Ukraine crisis: Bulgarian security chiefs meet as concern deepens
A special meeting of Bulgaria’s national staff of security chiefs and senior government officials has been called to discuss the crisis in Ukraine, while President Rossen Plevneliev has called on the EU and Nato to defend the right of Ukraine’s people to decide their future without backroom deals.
It was announced on April 16 that Tsvetlin Yovchev, interior minister in the Bulgarian Socialist Party cabinet, was calling a meeting of the national headquarters to discuss Ukraine. Those to attend the meeting were to include heads of security services and of national and border police and fire departments, government agencies and ministries, to discuss the crisis in Ukraine and possible future actions by Bulgaria.
The same day, Kristian Vigenin, foreign minister in the BSP government, said that there was no reason for Bulgaria to reconsider its stance on what was happening in Ukraine.
“There is no reason for us to change our position, it is clear enough,” Vigenin said. Bulgaria was working to see the stabilisation of Ukraine, and the government believed that this was not possible without the participation of Russia, relying on dialogue and direct talks between Russia, Ukraine, the United States and the EU.
Head of state President Plevneliev accused Russia to destroying the foundations of the international legal order and returning to the thinking of the 19th century, and called on the EU and Nato to defend the right of the Ukrainian people alone to decide their future through fair elections and not through backroom deals made elsewhere.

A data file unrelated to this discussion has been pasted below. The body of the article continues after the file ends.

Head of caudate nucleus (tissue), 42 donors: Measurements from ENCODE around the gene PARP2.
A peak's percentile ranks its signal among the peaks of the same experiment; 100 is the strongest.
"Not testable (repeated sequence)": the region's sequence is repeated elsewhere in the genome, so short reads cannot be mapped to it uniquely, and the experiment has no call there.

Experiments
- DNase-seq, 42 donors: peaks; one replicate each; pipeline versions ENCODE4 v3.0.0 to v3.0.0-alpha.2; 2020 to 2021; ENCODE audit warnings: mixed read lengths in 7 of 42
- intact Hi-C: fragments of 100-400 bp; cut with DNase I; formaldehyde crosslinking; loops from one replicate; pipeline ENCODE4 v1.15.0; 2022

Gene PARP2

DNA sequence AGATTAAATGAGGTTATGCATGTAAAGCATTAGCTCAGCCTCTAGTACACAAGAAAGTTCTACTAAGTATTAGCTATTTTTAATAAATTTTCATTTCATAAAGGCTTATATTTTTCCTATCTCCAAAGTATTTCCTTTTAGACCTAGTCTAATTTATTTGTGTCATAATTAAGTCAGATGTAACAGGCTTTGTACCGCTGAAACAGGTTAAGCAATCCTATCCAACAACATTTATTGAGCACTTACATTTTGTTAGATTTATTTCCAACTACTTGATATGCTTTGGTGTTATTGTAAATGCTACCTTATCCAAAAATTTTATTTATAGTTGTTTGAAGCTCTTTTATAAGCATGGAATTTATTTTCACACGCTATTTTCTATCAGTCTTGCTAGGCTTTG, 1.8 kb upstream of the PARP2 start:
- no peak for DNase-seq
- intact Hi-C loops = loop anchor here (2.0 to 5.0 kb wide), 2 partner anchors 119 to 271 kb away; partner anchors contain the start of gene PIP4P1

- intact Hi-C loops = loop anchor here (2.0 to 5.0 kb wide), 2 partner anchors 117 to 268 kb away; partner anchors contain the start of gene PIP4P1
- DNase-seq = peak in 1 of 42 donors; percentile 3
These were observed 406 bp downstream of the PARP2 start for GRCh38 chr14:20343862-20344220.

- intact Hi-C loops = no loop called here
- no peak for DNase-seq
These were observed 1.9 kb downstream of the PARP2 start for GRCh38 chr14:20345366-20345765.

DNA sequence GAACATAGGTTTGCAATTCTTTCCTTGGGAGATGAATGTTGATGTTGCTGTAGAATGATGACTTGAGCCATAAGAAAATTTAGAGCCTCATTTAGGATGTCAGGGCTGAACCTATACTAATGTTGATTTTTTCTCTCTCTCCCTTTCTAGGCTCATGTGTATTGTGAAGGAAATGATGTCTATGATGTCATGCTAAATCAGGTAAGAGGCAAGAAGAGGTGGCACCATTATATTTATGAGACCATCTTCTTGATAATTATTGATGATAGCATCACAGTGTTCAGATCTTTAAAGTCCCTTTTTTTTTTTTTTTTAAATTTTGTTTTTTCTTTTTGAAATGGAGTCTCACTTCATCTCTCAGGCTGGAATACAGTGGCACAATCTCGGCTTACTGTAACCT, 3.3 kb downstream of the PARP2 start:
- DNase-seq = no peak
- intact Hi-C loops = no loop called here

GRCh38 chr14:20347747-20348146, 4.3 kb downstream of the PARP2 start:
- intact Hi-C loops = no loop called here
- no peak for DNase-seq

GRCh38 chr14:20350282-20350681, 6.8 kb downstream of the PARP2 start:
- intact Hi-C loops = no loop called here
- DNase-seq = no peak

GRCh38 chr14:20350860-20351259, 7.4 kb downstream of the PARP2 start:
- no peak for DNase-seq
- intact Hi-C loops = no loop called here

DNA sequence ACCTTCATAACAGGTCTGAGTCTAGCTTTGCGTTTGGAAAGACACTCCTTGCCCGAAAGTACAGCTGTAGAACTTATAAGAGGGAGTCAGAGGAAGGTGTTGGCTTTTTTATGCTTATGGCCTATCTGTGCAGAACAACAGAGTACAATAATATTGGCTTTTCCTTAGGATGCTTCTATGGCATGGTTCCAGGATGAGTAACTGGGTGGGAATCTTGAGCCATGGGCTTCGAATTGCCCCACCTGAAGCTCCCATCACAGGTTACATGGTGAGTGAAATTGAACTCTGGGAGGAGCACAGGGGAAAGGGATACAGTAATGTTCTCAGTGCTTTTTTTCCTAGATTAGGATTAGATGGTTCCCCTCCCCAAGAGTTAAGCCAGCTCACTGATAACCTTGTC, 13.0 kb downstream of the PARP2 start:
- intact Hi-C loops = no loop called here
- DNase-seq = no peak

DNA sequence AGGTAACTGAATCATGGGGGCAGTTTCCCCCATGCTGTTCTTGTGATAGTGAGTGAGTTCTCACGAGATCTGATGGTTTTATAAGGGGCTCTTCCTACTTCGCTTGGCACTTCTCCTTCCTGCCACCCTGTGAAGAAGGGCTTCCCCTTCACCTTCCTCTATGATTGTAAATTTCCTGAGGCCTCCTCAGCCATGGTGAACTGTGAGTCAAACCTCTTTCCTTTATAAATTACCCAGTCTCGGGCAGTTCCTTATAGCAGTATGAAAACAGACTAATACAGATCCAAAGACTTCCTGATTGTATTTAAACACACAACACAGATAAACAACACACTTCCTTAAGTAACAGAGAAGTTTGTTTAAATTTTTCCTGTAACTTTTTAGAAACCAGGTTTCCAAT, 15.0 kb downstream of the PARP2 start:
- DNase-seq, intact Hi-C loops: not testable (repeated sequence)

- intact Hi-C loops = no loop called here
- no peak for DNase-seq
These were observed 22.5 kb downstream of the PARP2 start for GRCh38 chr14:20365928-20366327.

Plevneliev said that the ongoing tension in Ukraine was raising deep concern in the international community.
In the current situation, the EU and Nato should firmly state that “they will not allow the 19th century practice to be restored, whereby the superpowers split up territories and declared them a periphery and a sphere of their own interests”.
“I hope the Bulgarian people have drawn their conclusions from the Congress of Berlin. Is it possible that in the 21st century the superpowers will sit and decide how to form a Ukraine that will be a divided territory and a periphery?” he said.
Plevneliev emphasised that Bulgaria was an active Nato member state and was working to ensure that the alliance’s plans for reactions in times of crisis would be updated.
“We should build up our defense capabilities,” he said, underlining the role of Euro-Atlantic solidarity in protecting Bulgaria’s security.
Plevneliev said that there was a need to make investments in modernising Bulgaria’s armed forces and to reduce the dependence of investment projects in the Bulgarian army on one single supplier.
Bulgaria has had to step up its air policing after an increased number of incidents of Russian aircraft brushing its Black Sea airspace.
This, in turn, has raised the issue of Bulgaria’s dependence on Russia for maintenance of its Soviet-made fighter aircraft.
While defence minister Angel Naidenov has spoken of his concerns about provocations by Russia in sending its military aircraft near Bulgarian airspace, the BSP government generally has taken a mild line on Russian intervention in Ukraine, while Plevneliev has been much more forthright in condemning Moscow’s illegal actions regarding Ukraine.
(Photo, of a Bulgarian air force MiG-29: Krassimir Grozev)